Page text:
Smaller stocks, including mid caps, aren’t often viewed as premier dividend destinations, but the group’s payout profile is changing for the better and the Principal U.S. Small-Mid Cap Multi-Factor Core Index ETF (PSM) is one way of harnessing that trend.
PSM is designed to provide broad index-aware U.S. small, mid-cap equity exposure while incorporating a multi-factor model and modified weighting process to potentially enhance the risk/return profile. Multi-factor model seeks to identify equity securities of companies in the Nasdaq US Small Cap IndexSM and Nasdaq US Mid Cap IndexSM that exhibit potential for high degrees of sustainable shareholder yield (value), pricing power (quality growth), and strong momentum. The Fund’s objective is to track the Nasdaq US Small Mid Cap Select Leaders Core IndexSM.
“In an environment where bond yields are at record lows, we believe that stocks in the mid-cap universe may be well-positioned to fill the income gap and provide an opportunity for capital appreciation,” according to Advisor Perspectives. “Generally, investors think that dividend-paying companies mostly exist in the large-cap universe. However, as shown below, there are numerous companies in the mid-cap universe that pay dividends.”
PSM Income Applications
With its focus on shareholder yield, PSM is arguably a better income idea than rival mid- and small-cap funds that are simply index strategies.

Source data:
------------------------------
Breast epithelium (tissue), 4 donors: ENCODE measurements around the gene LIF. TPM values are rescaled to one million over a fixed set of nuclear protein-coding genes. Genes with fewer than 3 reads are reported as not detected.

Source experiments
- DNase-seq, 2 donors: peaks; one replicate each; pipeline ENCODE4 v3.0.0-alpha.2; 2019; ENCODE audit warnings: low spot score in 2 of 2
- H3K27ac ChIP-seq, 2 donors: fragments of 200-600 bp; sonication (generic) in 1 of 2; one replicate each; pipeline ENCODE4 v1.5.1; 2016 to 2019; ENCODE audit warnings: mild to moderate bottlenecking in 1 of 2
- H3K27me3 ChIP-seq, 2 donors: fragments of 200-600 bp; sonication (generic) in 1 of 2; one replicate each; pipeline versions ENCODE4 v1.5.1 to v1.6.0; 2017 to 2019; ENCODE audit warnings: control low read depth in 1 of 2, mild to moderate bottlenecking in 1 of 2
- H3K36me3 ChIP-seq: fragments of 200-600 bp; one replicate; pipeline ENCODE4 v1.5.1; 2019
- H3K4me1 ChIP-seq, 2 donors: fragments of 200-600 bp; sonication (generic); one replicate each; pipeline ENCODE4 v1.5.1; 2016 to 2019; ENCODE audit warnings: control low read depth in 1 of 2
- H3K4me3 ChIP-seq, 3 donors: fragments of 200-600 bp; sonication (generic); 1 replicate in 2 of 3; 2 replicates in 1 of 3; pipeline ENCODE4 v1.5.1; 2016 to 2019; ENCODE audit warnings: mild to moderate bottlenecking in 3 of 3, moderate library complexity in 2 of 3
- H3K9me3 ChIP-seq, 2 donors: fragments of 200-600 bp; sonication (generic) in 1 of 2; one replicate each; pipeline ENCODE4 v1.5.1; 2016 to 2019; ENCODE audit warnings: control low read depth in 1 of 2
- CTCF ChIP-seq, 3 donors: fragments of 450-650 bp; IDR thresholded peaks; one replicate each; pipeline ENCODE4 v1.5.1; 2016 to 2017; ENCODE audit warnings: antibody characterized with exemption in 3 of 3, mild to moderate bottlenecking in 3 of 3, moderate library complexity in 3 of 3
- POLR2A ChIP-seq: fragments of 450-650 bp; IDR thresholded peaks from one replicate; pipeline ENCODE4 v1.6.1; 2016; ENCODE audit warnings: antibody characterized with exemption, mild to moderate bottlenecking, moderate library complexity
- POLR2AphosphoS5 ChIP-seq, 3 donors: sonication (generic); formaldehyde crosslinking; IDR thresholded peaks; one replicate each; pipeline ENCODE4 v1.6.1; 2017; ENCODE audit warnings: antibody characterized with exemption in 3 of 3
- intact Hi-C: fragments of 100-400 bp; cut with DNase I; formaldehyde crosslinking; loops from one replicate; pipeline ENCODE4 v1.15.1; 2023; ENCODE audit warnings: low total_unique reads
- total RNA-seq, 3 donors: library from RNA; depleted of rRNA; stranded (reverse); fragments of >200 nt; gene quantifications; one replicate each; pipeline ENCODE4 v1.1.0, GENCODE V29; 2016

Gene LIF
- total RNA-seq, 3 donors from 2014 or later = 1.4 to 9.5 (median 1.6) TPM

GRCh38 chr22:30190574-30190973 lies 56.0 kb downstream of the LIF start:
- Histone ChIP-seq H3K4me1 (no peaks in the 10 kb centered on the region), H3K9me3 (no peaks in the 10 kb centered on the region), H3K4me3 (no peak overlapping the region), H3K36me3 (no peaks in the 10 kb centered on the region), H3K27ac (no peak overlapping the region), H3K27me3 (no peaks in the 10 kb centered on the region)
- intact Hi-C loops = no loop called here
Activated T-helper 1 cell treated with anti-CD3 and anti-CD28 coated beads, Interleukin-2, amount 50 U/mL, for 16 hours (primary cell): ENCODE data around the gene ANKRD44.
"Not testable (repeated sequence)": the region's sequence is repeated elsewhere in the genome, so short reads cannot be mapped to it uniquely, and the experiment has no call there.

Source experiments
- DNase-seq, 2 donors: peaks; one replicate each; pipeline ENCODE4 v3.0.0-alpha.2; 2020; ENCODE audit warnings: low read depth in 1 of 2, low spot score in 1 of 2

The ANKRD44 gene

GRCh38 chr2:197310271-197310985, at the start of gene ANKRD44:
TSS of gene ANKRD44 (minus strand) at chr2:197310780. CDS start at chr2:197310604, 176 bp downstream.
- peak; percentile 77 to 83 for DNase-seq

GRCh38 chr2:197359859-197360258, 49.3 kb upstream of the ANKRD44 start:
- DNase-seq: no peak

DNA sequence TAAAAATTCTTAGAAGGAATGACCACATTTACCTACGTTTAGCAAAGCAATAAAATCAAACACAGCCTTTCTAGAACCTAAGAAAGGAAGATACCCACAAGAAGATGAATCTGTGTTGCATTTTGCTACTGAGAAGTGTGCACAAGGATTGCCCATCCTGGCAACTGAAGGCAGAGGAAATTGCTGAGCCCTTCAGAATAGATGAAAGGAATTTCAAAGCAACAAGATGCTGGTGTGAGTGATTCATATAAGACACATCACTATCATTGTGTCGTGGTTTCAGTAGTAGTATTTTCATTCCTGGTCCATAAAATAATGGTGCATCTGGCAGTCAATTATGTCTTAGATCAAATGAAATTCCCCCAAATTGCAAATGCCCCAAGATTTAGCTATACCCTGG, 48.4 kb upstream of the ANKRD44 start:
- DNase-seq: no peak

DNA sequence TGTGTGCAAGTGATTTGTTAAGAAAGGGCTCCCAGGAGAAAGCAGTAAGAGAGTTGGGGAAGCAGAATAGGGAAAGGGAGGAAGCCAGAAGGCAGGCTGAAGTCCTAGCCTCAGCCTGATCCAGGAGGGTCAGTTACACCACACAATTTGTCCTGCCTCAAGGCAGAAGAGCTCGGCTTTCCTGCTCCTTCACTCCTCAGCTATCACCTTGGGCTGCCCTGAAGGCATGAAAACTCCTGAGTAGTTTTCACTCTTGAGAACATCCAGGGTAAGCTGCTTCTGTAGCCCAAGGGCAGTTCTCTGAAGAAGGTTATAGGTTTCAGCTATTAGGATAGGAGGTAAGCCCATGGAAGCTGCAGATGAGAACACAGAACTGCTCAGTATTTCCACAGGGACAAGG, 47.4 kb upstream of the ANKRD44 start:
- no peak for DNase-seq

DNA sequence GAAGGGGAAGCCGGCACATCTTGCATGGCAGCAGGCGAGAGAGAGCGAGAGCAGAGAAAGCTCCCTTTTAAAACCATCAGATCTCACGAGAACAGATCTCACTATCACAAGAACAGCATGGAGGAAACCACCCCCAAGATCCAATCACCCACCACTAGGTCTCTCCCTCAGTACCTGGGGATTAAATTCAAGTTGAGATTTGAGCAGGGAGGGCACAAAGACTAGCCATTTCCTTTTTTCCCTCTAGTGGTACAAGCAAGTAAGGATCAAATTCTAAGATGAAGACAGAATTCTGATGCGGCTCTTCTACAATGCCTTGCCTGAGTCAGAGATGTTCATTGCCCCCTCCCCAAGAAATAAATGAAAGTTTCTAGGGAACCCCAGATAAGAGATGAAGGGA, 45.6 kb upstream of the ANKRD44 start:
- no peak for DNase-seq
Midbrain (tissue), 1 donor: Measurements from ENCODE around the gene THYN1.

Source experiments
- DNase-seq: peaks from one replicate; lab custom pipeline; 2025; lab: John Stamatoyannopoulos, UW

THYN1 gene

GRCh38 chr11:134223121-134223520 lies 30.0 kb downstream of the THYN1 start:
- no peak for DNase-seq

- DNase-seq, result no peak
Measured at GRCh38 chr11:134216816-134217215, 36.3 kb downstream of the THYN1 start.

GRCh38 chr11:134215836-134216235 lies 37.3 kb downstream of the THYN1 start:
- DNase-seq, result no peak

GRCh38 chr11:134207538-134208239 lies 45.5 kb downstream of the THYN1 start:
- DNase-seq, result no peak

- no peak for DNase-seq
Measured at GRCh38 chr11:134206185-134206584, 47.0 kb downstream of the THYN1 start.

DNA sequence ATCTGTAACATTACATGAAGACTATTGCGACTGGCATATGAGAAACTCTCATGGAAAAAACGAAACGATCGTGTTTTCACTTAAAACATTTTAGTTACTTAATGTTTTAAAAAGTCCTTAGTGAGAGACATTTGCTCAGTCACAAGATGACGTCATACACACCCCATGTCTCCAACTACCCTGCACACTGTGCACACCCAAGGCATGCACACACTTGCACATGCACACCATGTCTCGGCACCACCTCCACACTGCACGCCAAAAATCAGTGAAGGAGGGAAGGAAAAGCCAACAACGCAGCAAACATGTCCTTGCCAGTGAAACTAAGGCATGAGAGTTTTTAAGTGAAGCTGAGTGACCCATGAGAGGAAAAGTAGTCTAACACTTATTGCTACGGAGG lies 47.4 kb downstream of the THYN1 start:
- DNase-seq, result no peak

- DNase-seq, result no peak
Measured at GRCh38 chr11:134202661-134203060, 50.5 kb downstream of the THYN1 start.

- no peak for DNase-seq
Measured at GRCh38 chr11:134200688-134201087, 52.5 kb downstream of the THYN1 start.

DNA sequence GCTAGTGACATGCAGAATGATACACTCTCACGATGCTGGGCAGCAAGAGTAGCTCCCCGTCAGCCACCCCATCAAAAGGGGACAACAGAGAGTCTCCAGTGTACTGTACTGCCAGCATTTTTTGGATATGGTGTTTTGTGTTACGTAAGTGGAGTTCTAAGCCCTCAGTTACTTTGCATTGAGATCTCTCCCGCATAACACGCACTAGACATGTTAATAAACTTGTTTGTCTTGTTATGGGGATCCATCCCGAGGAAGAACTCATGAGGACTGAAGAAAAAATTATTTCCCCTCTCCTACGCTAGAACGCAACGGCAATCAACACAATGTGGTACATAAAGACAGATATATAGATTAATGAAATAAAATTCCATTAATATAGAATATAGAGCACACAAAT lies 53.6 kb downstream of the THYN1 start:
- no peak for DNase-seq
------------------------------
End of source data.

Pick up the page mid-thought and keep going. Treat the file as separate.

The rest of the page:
The three components of shareholder yield are good measures for shareholder friendliness. The trifecta helps investors target companies with a history of dividend growth, low debt, and the ability to support equity prices through share buybacks.
Mid-cap companies are slightly more diversified than their small-cap peers, which allows many mid-sized companies to generate more consistent revenue and cash flow and provide more stable stock prices. Additionally, they are not so big that their size would slow down growth.
The mid-caps segment has also outperformed their large-cap peers, but with lower volatility than small caps. Moreover, the returns of mid-cap stocks have also beaten those of small-cap stocks during the trailing three-, five-, and 10-year periods, with lower volatility.
While there is an ongoing debate regarding the superior method of shareholder compensation – buybacks or dividends – there is no denying dividend growth stocks have been less volatile while offering superior returns than those that do not grow dividends over the previous three decades.
Historical data confirm that Russell Midcap Index components that pay dividends and buyback stock outperform those that do neither or those that cut or suspend payouts.